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The Ocean of Life: The Fate of Man and the Sea Audible – Unabridged

4.7 out of 5 stars 39 customer reviews

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Format: Hardcover
As a concerned person about the state of our environment, I try to learn about the problems and what we can do to solve them. If Plastic Ocean: How a Sea Captain's Chance Discovery Launched a Determined Quest to Save the Oceans focused on the destruction caused by the everyday plastic we throw away, 'The Ocean of Life' takes a more comprehensive view to the problems that are rapidly killing the oceanic ecosystem, from overfishing to plastics to pollution (e.g. oil spill). In a scientific and balanced tone, Professor Roberts does not demonize one or the other but reminds us that we are all culpable through our daily, careless actions that have damaging consequences on the marine life. Our insatiable appetite for fish that is depleting the marine stock; the noises from boats and submarines that are damaging to whales and dolphins; the plastics that flow into the oceans and killing birds, fish, and mammals alike; the Chinese appetite for shark fin soup that is rapidly killing sharks in a most agonizing manner; and, of course, the diseases that are rapidly killing the coral reefs and casting a dark shadow over the marine ecosystem. If things seem bleak, it's because they are unless we drastically change our ways and make some sacrifices. I recommend the book for anyone interested in learning more about the environmental issues pertaining to the oceans.
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Format: Hardcover
In this book, Callum Roberts sets out to argue the case that man is damaging the oceans of the world in ways that may be irreversible if not addressed quickly and determinedly.

Roberts starts with a history of the oceans since the planet was formed, showing how previous episodes of warming, changes in acidity levels etc. have had huge effects on the animals that live there. He then gives a very detailed account, (perhaps a little over-detailed in parts) of the history of man's interaction with the sea, through fishing, shipping and pollution amongst other things. As he piles detail on detail, his argument that we are causing major and probably irreversible damage is completely convincing and thoroughly depressing. Some of the images he provides, of mass piles of discarded plastic gathering in the ocean gyres, of dead zones caused by chemical pollution, of coral reefs bleaching and dying, of life at the bottom of the seas being destroyed by trawling, are stark and horrifying. Of course we knew all this, but Roberts pulls it all together for us and shows us the consequences, so that no-one reading this book could be left feeling that this is a problem that can continue to be ignored.

It is only in the last couple of chapters that Roberts offers solutions and not unsurprisingly these are fairly straightforward - to set up protection zones, to reduce the flow of chemicals and rubbish into the seas, to combat global warming. Straightforward but not easy, though Roberts also gives examples of some major advances that have been made over the last decade or so. (Who would have expected George Dubya to come out of a book like this as one of the heroes? Apparently he set up huge protected zones before he left office.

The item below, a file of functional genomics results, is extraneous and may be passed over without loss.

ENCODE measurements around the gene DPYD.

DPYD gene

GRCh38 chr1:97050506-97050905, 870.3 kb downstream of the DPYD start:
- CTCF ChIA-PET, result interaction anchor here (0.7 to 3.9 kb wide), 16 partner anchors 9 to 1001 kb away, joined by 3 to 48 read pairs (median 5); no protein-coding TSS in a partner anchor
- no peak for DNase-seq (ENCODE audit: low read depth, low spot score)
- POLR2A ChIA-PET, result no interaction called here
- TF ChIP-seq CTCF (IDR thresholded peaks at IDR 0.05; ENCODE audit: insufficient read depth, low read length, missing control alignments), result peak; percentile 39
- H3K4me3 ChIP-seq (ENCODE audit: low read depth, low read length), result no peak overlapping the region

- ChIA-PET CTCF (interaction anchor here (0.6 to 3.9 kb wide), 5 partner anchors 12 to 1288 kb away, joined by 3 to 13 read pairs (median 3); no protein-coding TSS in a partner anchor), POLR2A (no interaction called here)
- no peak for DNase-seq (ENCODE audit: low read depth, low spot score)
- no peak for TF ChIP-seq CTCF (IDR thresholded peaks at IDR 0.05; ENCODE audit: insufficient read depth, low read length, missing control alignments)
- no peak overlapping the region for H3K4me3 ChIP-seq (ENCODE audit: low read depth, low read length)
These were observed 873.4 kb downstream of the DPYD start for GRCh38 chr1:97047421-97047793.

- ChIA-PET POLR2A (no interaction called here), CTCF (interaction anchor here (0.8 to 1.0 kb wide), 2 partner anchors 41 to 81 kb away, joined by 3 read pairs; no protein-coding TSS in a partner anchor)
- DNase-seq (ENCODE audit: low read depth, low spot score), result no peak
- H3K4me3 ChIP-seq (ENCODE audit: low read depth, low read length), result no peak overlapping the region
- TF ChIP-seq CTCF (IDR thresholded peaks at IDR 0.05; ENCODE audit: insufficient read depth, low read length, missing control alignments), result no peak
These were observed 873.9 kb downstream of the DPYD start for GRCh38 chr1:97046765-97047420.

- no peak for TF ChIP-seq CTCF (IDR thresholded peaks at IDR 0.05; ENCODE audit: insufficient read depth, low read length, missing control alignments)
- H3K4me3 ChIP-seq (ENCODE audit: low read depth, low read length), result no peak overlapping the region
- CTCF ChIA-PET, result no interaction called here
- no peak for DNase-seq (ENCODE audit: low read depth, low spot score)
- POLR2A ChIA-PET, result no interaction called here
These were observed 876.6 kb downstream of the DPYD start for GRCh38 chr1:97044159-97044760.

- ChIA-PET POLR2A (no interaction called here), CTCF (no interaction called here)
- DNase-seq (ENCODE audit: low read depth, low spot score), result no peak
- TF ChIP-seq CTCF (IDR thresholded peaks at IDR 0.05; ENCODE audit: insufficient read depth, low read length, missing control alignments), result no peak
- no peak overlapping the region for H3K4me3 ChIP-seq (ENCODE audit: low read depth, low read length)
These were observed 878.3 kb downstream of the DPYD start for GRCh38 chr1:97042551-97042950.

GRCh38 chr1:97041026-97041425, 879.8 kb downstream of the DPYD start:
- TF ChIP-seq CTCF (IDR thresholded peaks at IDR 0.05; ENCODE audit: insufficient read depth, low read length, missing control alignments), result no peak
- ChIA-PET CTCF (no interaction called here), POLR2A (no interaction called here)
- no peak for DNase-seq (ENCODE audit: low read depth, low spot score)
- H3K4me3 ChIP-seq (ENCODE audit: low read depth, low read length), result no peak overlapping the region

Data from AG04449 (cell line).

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Format: Hardcover
This was a very well written but sobering read about the current state of our oceans. So many problems; pollution, over-fishing, bad fishing practices (such as long lines and dredging), climate change, nitrogen laden "dead zones" in the oceans and bays, destruction of salt marsh and wetland habitats, soil erosion, dams, all these topics are covered in great detail and in a very interesting and enlightening way. Despite all the negatives and the fact that our oceans and waters are very much in real trouble, the author does offer solutions in the second half of the book and surprisingly is able to keep a reasonably optimistic tone. There are ways to maintain sustainable fisheries, provide energy in a way that will not contribute to our already too warm world, protect and restore marine habitats (such as coral reefs), prevent and clear our ocean's dead zones, and restore some of the diversity and abundance we so desperately need in this and really any ecosystem. There are two appendices included which offer ways to eat seafood in a manner that will protect our oceans from further damage and also a great list of conservation organizations working to protect and restore oceans and waterways. Overall this was a fascinating read and while sobering it did offer me some optimism that it is not too late to do something. We just need to start acting on an individual level because a lot of little squeaks together can make a big noise.
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Format: Paperback Verified Purchase
An exhaustive look at the pressures that human civilization are placing on the oceans. An important read. Covers many different topics.

With that said, I found the tone of the writing to be quite apocalyptic (one could debate whether that is appropriate or not based on the circumstances) and the author seems to reject most proposed solutions without really putting too much forward as alternatives. As such, I found the book a little difficult to get through, and a bit depressing (again, that presentation may be justified given the circumstances).

If you are looking for a lighter read on the same subject with proposed solutions, take a look at Sylvia Earle's "The World Is Blue." Although I'd recommend reading both books in tandem.
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